West Dorset Coast

The Jurassic Coast Dorset
World Heritage Site

Information about the Jurassic coast and why it is a World Heritage Site

Jurassic Coast

Much of the Dorset coastline forms England's only Natural World Heritage Site known as the 'Jurassic Coast'. World Heritage status was achieved because the Jurassic Coast provides a unique insight into Earth Sciences. It shows a geological 'walk through time' spanning the Triassic, Jurassic and Cretaceous periods. World Heritage Sites are places of 'outstanding universal value' selected by UNESCO, and the Dorset Coast is the only natural site in the UK and one of only 197 globally.

The Jurassic Coast stretches from Old Harry Rocks near Poole in the East, to Orcombe Point near Exmouth in the West. The Jurassic coast is significant because several factors have led to rocks formed millions of years ago to be exposed for us to see.

Normally over time new layers of sediment form on top of the existing ground level, which is why archaeologists have to dig down to find historical artifacts. Obviously fossils which are millions of years old should therefore be buried very deep. However, the Jurassic coast is on an area of the earth's crust which has tipped over, raising some very old layers of rock above what we now have as sea level. Ice ages and erosion have then leveled the surface, so the newest deposits have been carried away.

Formation of the Jurassic Coast

Most significantly, because the area is still tilted, the western most end has the oldest rocks nearest the surface from the Triassic period some 250 million years ago, while at the eastern end the rocks are mere babies at 65 million years old.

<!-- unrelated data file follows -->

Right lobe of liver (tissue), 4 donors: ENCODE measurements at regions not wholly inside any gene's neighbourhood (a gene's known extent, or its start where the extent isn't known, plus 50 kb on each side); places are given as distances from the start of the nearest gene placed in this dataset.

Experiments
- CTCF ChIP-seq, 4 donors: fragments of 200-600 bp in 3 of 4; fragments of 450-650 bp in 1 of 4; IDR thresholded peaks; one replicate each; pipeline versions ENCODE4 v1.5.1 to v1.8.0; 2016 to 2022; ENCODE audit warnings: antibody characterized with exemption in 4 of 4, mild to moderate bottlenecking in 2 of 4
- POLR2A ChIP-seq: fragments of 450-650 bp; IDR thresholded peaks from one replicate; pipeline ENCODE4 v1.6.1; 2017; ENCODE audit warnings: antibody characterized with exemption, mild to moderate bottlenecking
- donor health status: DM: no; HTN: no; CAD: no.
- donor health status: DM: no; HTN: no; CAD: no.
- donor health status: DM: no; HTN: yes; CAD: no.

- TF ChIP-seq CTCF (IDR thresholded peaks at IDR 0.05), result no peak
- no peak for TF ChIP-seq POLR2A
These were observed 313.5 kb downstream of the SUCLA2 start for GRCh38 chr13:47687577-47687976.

Natural erosion is constantly occurring along the Jurassic Coast, leading to new fossils being exposed in the cliffs and washed onto the beaches. The area around Charmouth and Lyme Regis is the best place to go looking for fossils, and many fossil walks are run on Charmouth beach, both by the local Heritage Centre, and by local experts.

The 95 miles of the Jurassic Coast are free for everyone to explore. Whether you want to go fossil hunting around Charmouth, or just enjoy the many coastal walks, there is always something new to find, or another spectacular view to enjoy.

For more information please visit :
The Jurassic Coast website
The Charmouth Heritage Coast Centre
BBC Countryfile

Lulworth Cove

Lulworth Cove

Cliffs at Burton Bradstock

Cliffs at West Bay (Broadchurch)

Looking East from Eype

Charmouth Beach - ideal for fossil hunting

Visiting the Jurassic Coast

From the red cliffs of Devon from the Triassic Period, to the Chalk of East Dorset from the Cretacious Period, the Jurassic Coast has wonderful sights and unique coastline.

Visit Lulworth Cove and Durdle Door, and see how the rock has been squashed and squeezed resulting in spectacular shapes and patterns.

Hunt for fossils on the beaches around Charmouth, and take away a piece of 180 million year old history.

See the beautiful colours and patterns in the pebbles at Budleigh Salterton.

Wherever you are on the Jurassic Coast there is something to see and do.


Lyme Regis Hotel

The perfect place to stay

Hensleigh House Hotel. A small Charmouth and Lyme Regis Hotel, 300 metres from the Jurassic Beach in the unspoilt village of Charmouth, and 3 minute walk to shops, pubs and restaurants. Hensleigh House has it's own car park and is 2 miles from the centre of Lyme Regis. The 8 comfortable rooms include twins, doubles and two family suites, each with two adjoining bedrooms.

www.hensleighhouse.co.uk